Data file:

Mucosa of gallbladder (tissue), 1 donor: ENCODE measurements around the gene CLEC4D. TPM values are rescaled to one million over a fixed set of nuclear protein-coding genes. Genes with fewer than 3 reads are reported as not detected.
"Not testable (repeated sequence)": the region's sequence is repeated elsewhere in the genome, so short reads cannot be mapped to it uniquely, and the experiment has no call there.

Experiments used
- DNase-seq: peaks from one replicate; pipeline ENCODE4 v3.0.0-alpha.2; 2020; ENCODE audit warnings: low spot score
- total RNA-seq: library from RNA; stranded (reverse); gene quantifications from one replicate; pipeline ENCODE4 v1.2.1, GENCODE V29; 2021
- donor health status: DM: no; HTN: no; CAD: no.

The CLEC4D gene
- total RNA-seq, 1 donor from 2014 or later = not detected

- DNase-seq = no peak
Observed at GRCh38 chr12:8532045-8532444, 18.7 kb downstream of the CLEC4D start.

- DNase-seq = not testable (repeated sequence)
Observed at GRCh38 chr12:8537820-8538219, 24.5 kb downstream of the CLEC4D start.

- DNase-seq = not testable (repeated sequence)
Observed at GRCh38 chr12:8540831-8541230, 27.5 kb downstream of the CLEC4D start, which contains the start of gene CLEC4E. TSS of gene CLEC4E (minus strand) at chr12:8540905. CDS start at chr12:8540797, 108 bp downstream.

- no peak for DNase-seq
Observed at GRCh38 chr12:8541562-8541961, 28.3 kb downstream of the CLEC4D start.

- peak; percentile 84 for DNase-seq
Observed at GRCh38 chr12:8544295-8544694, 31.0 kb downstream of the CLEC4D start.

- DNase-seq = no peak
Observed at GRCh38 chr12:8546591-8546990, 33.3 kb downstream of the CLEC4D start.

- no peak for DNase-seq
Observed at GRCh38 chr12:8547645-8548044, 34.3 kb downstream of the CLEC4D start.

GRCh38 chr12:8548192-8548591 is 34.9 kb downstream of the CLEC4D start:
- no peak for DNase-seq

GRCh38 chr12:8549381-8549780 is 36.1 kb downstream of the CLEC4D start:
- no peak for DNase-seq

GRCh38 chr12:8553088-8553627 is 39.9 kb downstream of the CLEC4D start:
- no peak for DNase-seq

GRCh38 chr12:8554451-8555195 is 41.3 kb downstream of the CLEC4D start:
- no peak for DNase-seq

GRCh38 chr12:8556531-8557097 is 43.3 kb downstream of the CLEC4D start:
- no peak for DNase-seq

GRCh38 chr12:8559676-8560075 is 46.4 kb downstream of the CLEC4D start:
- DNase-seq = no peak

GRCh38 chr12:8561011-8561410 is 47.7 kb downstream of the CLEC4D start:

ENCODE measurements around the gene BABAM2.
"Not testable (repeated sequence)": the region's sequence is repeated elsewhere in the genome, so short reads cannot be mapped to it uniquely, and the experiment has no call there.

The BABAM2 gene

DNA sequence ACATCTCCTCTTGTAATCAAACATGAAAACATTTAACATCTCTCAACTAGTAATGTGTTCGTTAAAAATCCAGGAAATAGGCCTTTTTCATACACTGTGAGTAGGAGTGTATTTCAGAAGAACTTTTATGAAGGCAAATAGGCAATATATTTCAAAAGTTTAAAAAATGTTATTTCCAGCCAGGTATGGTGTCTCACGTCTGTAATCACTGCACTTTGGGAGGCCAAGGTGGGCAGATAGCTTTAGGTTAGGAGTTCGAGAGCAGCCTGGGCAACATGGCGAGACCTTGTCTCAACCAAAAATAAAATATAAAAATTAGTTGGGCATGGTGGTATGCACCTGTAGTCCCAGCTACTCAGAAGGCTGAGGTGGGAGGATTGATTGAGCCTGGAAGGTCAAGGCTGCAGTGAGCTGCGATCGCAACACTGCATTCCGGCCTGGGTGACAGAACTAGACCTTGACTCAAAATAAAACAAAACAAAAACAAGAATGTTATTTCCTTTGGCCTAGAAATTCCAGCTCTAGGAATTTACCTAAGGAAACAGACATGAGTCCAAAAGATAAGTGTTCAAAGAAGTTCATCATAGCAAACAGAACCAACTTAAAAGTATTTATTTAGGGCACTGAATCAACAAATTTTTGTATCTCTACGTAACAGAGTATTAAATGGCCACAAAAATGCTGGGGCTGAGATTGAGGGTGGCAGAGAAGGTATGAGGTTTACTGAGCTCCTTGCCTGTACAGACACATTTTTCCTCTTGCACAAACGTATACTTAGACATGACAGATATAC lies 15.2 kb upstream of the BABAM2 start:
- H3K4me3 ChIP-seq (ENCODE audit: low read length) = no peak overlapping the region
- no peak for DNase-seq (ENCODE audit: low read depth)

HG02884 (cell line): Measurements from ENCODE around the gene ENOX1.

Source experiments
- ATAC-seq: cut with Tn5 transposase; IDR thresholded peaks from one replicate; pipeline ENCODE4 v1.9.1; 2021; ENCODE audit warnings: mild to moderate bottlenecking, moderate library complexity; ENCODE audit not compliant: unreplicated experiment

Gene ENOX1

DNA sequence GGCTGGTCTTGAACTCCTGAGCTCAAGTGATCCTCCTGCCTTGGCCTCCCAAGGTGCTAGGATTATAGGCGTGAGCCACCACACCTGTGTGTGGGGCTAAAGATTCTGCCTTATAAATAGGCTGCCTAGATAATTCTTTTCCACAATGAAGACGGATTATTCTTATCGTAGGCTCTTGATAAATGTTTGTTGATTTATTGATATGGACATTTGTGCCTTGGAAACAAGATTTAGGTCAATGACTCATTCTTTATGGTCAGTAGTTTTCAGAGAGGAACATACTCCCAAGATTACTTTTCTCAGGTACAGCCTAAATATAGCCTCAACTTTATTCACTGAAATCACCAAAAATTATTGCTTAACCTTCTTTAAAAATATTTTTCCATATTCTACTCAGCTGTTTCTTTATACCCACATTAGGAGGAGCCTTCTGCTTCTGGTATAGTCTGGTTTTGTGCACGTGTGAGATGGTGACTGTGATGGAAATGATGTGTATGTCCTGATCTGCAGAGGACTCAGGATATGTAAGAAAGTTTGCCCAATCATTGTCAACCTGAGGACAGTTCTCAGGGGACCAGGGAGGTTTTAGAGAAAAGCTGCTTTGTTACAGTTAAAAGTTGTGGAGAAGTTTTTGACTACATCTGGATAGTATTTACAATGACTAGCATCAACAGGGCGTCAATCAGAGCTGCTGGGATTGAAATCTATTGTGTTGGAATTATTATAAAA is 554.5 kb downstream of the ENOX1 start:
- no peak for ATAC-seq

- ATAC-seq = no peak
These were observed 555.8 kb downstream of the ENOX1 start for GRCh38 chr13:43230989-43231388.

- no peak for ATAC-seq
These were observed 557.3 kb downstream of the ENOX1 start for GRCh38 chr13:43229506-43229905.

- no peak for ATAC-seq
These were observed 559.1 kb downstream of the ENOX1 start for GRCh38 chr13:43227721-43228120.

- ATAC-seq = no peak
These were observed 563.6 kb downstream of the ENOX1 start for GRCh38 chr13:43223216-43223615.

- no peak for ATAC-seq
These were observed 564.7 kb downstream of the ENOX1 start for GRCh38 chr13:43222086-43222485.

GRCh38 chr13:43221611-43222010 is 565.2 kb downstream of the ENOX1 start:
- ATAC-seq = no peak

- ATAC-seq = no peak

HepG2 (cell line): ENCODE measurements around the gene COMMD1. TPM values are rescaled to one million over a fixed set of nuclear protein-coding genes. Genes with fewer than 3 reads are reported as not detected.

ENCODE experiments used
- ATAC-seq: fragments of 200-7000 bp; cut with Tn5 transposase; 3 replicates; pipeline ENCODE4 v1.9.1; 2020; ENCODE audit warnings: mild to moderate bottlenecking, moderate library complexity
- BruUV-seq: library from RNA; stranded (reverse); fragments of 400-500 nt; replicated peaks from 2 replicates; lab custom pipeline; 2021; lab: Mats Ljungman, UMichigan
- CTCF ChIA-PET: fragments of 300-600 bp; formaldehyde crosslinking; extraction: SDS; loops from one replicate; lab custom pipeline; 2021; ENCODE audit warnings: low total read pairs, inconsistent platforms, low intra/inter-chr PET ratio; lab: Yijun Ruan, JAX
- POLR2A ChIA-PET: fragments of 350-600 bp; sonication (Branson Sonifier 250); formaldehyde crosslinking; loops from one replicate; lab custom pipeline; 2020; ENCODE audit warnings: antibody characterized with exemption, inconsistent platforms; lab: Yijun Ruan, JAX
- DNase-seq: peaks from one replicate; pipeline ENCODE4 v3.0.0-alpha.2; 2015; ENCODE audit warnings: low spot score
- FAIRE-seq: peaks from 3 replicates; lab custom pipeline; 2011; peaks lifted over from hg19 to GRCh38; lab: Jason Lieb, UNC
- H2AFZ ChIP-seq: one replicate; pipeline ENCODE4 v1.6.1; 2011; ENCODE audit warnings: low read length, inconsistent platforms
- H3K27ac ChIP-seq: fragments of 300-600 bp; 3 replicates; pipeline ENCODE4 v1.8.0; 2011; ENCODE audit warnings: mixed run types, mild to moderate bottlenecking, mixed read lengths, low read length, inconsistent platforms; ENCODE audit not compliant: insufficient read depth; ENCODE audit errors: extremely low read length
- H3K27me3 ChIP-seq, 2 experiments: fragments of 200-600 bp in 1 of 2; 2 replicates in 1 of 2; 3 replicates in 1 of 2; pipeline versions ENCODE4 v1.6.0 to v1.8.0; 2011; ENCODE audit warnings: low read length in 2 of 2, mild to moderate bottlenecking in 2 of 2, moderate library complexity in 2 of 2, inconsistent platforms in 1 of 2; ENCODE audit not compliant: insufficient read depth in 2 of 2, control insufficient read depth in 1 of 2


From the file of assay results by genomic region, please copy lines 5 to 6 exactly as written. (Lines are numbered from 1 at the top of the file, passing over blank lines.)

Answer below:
- total RNA-seq: library from RNA; stranded (reverse); gene quantifications from one replicate; pipeline ENCODE4 v1.2.1, GENCODE V29; 2021
- donor health status: DM: no; HTN: no; CAD: no.